Students soar above expectations to earn Eagle Scout badges

January 3, 2011 — by Paul Jung

Senior Karthik Annaamalai receives help on his Eagle Scout project.

This past summer, junior Vikas Nookala spent roughly 100 hours creating a database for Argonaut Elementary in an effort to achieve the highest possible rank in Boy Scouts, the Eagle Scout.
Nookala had to complete this project as well as meet various requirements to show leadership and community service.

Most Boy Scouts begin working toward earning this prestigious rank in the last few years of high school.

“It’s important because it teaches you all about how to work well in a group,” Nookala said. He relied on help from fellow scouts to complete his project during the summer.

To achieve the Eagle Scout rank, a Boy Scout must demonstrate leadership and spirit, receive a minimum of 21 “merit badges,” complete a review conducted by the “board of review,” and lead a service project that benefits the community before turning 18. This service project, the Eagle Project, is run mostly on donations and is led by scouts to emphasize leadership.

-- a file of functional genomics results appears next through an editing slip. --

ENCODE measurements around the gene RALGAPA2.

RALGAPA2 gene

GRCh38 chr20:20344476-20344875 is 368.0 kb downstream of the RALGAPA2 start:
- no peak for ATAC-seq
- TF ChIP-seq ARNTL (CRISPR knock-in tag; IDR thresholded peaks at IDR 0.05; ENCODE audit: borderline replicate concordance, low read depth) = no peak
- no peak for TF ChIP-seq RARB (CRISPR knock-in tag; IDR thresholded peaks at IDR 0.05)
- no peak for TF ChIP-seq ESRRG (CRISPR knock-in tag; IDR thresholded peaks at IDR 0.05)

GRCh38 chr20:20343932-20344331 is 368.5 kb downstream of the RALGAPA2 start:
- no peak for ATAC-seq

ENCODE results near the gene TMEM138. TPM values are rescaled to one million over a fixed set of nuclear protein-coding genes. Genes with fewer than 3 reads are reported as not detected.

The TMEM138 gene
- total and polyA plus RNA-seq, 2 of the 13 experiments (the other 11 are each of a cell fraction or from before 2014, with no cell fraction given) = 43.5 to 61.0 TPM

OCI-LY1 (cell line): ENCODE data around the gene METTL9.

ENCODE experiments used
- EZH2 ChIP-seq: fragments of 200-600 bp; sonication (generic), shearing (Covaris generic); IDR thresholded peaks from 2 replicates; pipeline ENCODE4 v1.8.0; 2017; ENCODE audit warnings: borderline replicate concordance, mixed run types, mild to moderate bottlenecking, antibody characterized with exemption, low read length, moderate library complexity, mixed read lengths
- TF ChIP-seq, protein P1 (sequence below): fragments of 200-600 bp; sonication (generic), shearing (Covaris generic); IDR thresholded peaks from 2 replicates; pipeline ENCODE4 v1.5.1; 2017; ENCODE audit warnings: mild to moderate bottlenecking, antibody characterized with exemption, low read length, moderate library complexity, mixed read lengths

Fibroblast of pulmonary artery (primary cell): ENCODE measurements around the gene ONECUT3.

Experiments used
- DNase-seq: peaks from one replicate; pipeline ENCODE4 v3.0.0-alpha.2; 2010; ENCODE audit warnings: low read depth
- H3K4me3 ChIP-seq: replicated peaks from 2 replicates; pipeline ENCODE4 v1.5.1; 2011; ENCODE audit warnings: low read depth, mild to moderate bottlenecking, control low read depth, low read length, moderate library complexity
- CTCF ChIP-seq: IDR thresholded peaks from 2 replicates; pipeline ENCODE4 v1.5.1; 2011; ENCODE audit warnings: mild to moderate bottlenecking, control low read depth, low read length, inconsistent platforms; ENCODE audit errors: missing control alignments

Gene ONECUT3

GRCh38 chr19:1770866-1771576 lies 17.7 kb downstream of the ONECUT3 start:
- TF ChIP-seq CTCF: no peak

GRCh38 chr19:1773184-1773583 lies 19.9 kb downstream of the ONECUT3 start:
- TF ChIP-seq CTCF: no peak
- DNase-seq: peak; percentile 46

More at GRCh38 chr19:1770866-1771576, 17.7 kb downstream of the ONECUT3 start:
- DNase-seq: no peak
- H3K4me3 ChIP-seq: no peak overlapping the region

Junior Kyle Schulz, who has been a scout for 12 years, is also working on his Eagle Project, which he hopes to complete in the summer. He plans to install cameras in the band locker room to prevent thefts of instruments. According to Schulz, being a Boy Scout is important because of the lessons they learn.

“It’s really useful because it teaches you a lot of skills, and prepares you for college,” said Schulz.

Senior Nick Renda, who earned his Eagle Scout over the past summer, constructed uniform racks for the school marching band, which he says required strong leadership and teamwork.

“I got a lot of experience with leadership and teaching people how to do things,” said Renda. “Group delegation and dynamics were also important.”

Renda thought the uniform racks, which are still in use, were very helpful during the marching band season and saved a lot of time.

“We used to spend a lot of time waiting in line to get our uniforms,” said Renda. “With the racks, we could just roll them out and get them quickly.”

Schulz, though soon turning 18 and leaving Boy Scouts, feels close and bonded with his fellow scouts.

“To me, being a Boy Scout means being with a certain group of guys,” said Schulz. “We just chill out and do things and learn together.”

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